When Allen Ginsberg was my anchor to Jewish culture

Ever feel like a Jew out of water?The other day in the late afternoon, I felt like that — here, in the fair city of San Francisco. In the exciting and eclectic vicinity of North Beach no less. One of my favorite neighborhoods, where I get tons of pleasure from bookstores and urban insanity. But amid the European tourists, Asian shoppers and Italian signs, I felt strangely melancholy and alone.

I stopped and looked at myself — what was this really about? And then I realized I was looking in the window of the bar Vesuvio, which is next to City Lights Books. Of course! This wasn’t about just feeling out of place now; it was really about when I was really a Jew out of water, and Allen Ginsberg ironically became my anchor to Judaism.

Allen Ginsberg, the famous beat poet who made City Lights infamous and controversial. Ginsberg lived just blocks from here in the late ’50s when he composed “Howl” and other poems that put him on the map.

I, however, associate the queer socialist Jewish Buddhist beat-hippie bard with a time in my life where I was bereft of everything Judaic — my three years in Boulder, Colo.

I was a creative writing graduate student at the Naropa Institute. The school at large was created by a Tibetan Buddhist guru and his followers — including Ginsberg, who co-founded the writing program with other beats like Anne Waldman and William Burroughs.

Boulder is a thick stew of alternative spirituality. New Age practices shine like neon signs that obscure any trace of traditional churches, mosques or synagogues. The few Jews around me were so involved in their non-Jewish practices that even their cultural Judaism seemed diminished.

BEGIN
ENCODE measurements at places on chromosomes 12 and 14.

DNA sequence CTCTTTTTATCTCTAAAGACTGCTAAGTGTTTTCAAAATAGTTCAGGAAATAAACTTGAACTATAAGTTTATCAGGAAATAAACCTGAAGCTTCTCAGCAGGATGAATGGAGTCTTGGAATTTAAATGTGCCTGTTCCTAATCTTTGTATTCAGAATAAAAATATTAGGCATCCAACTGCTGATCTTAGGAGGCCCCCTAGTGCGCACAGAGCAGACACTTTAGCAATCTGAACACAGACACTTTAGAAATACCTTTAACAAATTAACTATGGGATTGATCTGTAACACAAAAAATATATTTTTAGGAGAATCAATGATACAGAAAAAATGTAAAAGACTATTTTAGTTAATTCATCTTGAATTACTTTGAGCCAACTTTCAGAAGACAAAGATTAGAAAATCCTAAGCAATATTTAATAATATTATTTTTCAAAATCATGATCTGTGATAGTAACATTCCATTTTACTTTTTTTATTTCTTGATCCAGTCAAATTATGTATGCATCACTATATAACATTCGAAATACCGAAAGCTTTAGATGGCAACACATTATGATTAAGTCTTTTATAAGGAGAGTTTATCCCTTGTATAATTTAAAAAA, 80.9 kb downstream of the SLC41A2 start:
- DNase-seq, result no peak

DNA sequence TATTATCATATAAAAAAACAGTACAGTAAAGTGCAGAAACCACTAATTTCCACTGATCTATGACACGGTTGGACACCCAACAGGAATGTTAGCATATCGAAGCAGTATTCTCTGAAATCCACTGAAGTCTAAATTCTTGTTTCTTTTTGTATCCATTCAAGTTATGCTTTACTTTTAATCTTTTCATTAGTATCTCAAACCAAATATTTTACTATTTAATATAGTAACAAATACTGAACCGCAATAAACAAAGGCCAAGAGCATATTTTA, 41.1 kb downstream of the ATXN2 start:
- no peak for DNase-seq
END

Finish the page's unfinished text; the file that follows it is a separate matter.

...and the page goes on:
It’s not like I was looking for someplace to daven, but I moved to Boulder from Los Angeles, where I always felt some comfort driving down Fairfax and having corned beef at Canter’s Delicatessen, with the judaica store on the corner. Boulder wasn’t quite a Christian dominion as, say, Utah, but I occasionally felt like a Jewish alien.

In the summers, Ginsberg would come out from New York to teach and preside over his school. He was the closest thing to a rabbi I would see on a regular basis; his nasal melodic voice, quasi-rabbinical beard and Lower East Side neuroses always seemed somehow nostalgic for me.

I know, it’s a little weird to think that Ginsberg, the rebellious, sometimes annoyingly self-righteous Buddhist was a Jewish reference point for me.

With time though, Ginsberg the Jewish anchor makes more and more sense. I knew him in his last years, when he was a cantankerous alterkocker, comlaining about his semi-fictional ailments and kvetching about this and that.

And his poems as they age couldn’t seem more Jewish. I think the events of the past few decades have caught up with his outrageousness so that he seems more tame.

What could be more Jewish than these lines from “Kaddish,” an elegiac poem about his mother, Naomi, who died with severe mental illness:

“Blessed be you Naomi in Hospitals! Blessed be you Naomi in solitude! Blest be your triumph! Blest be your bars! Blest be your last years’ loneliness!”

The crotchety old man from Boulder here sounds almost like a cantor to me. His spirit of the Jewish prayers, his willingness to confront the dark stuff of life — these to me are powerful Jewish traits.The ecstatic spirit of Renewal organizations in the Bay Area like Knesset Ha’lev, Kehilla and Chochmat Ha’Lev probably owe something to the raucous incantations that Ginsberg would intone at readings with his harmonium and strange songs about smoking and Buddhist devotion.

So maybe the notion that the freakish beat poet was my link to Judaism high in the Rocky Mountains isn’t so strange.

After all, Abraham was an iconoclast as well.

Jay Schwartz never wrote Beat-influenced poems. He can be reached at jay@jweekly.com.